For mid-tier/economy boutique hotels, apart from being located in conserved buildings (i.e. shophouses) in the heritage districts/city centre, certain themes are also evident at some of these hotels. However, the selling points of these hotels tend to be providing no-frills services/stays and accessibility to tourist destinations while keeping their room rates affordable, hence drawing travellers to stay. For example, Hotel Mono, located within six shophouses, is set in a black-and-white theme from the hotel’s exterior to its lobby and all 46 rooms, providing a minimalist and sleek touch to the hotel. With a large range of room types, from single rooms to even family and loft rooms, daily room rates are kept generally below $200 and is well-situated in the heritage district of Chinatown.
Away from the usual heritage districts of the likes of Chinatown, Kampong Glam and Little India, Hotel Kai is centrally located in the Civic District at a restored conservation shophouse along Purvis Street, which was previously used to house Hainanese immigrants and travellers. Apart from the usual room types, there are also suites at this boutique hotel that provides high double-volume ceiling with timber slated windows, open sky terraces and even kitchenettes. While limited unique services are provided by the hotel, the ideal location of the hotel is the selling point, being well-situated at Bugis and near many tourist attractions and the city centre.
Recently, new boutique hotels have entered the Singapore market and these hotels have incorporated fresher concepts and services in keeping up with the current trends and meeting the needs of millennials. For instance, Hotel Soloha, newly opened in 2H 2019, has a concept on its look – an urban chic jungle, providing an exciting experience for guests as they are greeted by an Instagram-worthy wall at the entrance of the hotel. Similar to co-living spaces, social spaces are also incorporated at the bar-reception (a usual reception that extends to a bar at the other end), encouraging casual interactions between guests as they share their experiences and engage in friendly discussions with one another.
Investment sales of boutique hotels
In recent years, the tourism sector in Singapore have started to pick up, with visitor arrivals increasing consecutively from 2015 to 2019. The STB has been proactive in rolling out various marketing initiatives such as the Passion Made Possible campaign (reaching out to numerous overseas markets), collaborations with partners within and outside the travel industry as well as tourism offerings such as Design Orchard and Digital Light Canvas at Marina Bay Sands to draw visitors to Singapore, supporting the hospitality industry. The hotel sector also performed well in 2018 and 2019, with growth in average occupancy rate (AOR) and ARR. The confidence in the tourism and hotel sector gave rise to a fourfold surge in hospitality investment sales, reaching S$3.8bn in 2019, far exceeding the past 3-year and 5-year annual average investment sales. Such hotel properties are purchased by mainly private investors and property firms for capital preservation or appreciation.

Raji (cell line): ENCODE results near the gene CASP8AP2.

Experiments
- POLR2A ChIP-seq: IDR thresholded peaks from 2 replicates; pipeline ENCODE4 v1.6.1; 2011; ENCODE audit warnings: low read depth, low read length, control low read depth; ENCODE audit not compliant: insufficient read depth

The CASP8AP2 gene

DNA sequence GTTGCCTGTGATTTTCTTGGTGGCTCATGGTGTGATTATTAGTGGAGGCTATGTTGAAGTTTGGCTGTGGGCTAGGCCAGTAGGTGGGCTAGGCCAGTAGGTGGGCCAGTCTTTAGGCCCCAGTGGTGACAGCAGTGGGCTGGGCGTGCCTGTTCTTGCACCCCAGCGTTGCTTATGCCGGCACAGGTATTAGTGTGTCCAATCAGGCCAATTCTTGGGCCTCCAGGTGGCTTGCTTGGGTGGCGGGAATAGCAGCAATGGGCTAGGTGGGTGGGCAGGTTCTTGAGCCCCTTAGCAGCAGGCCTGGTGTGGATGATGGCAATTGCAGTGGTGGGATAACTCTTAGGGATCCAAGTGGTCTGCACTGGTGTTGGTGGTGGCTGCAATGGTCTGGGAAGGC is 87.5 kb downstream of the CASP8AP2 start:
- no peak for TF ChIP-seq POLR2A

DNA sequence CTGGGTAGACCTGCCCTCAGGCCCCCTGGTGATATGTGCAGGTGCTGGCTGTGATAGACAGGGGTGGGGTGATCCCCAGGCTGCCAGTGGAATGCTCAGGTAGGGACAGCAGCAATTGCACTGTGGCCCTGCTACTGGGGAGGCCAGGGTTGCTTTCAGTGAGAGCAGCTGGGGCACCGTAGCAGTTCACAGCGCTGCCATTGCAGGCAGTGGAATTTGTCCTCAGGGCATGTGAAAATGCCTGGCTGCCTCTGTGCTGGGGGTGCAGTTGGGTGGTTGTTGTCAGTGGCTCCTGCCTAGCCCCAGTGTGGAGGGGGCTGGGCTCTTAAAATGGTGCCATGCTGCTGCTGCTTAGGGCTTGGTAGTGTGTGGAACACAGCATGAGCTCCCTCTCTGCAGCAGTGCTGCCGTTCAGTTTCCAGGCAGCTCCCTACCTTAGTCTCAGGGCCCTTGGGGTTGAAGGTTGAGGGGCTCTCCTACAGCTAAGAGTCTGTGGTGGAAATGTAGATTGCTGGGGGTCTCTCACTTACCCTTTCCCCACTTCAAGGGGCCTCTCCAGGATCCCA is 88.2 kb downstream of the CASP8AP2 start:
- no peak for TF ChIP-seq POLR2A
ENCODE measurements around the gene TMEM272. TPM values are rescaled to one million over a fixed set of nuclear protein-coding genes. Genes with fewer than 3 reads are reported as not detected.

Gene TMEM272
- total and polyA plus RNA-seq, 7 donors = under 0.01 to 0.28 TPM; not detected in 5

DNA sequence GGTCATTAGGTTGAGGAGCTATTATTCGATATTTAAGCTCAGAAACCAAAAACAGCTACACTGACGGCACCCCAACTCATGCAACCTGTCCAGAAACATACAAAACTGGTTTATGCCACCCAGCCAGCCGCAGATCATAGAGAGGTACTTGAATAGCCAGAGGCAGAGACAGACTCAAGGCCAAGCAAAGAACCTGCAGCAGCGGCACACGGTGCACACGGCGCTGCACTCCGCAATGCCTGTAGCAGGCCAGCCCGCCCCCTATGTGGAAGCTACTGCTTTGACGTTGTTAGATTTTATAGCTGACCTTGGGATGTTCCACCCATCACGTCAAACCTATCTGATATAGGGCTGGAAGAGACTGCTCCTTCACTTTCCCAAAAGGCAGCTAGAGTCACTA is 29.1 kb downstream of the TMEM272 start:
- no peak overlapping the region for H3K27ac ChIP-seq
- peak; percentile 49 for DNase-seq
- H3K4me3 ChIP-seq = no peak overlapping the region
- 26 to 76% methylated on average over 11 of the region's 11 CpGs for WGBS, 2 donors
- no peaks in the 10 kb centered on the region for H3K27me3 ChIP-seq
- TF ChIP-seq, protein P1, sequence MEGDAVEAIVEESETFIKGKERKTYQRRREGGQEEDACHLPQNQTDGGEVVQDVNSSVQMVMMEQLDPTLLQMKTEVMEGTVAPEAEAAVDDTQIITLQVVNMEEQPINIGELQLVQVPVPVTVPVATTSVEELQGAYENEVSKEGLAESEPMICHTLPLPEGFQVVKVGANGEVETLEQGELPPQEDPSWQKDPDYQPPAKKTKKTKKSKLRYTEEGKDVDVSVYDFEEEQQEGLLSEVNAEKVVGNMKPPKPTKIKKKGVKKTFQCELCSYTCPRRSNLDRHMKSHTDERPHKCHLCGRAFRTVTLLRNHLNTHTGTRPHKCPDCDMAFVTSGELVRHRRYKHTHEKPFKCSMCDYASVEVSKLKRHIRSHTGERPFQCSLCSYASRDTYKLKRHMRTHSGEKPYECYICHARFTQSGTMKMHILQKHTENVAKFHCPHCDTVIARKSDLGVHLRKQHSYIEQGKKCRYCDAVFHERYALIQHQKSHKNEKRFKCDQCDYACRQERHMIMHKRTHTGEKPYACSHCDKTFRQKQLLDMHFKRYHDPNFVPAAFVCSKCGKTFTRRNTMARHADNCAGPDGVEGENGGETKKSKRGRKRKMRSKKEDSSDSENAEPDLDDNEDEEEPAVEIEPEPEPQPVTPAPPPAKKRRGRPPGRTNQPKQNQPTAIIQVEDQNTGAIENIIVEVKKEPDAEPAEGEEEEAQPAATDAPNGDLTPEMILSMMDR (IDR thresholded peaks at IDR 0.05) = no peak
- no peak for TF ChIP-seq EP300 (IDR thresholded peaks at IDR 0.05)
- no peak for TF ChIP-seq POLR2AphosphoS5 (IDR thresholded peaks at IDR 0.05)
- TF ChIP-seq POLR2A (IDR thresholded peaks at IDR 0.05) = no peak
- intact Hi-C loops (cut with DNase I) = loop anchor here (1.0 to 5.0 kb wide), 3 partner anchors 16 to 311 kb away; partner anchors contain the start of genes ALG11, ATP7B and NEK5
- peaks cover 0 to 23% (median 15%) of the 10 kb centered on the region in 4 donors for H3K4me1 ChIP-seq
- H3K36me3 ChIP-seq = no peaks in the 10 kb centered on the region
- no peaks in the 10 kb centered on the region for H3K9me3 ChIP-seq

Opportunity to create a boutique hotel concept in the heart of the city
With the proactive preservation of rich heritage and culture in Singapore, it can be observed that many unique and appealing boutique hotels have undergone adaptive reuse from restored and conserved buildings. In particular, shophouses, mainly in the Chinatown area, are ideal opportunities for adaptive reuse into boutique hotels, coupled with its location appeal among tourists and locals who desire a vibrant staycation experience. Such boutique hotels offer a nostalgic lifestyle and heritage experience for guests to explore in today’s urban modern society, allowing tourists to see Singapore in a different light of rich heritage.
 Hip heritage: The boutique hotel business in Singapore by Joan C Henderson, 2011
 According to STB, “small” hotels have 100 rooms and less while “medium” hotels have 101 – 299 rooms.
 Asking daily room rates are based on average daily room rates for three nights viewed on 13 March 2020.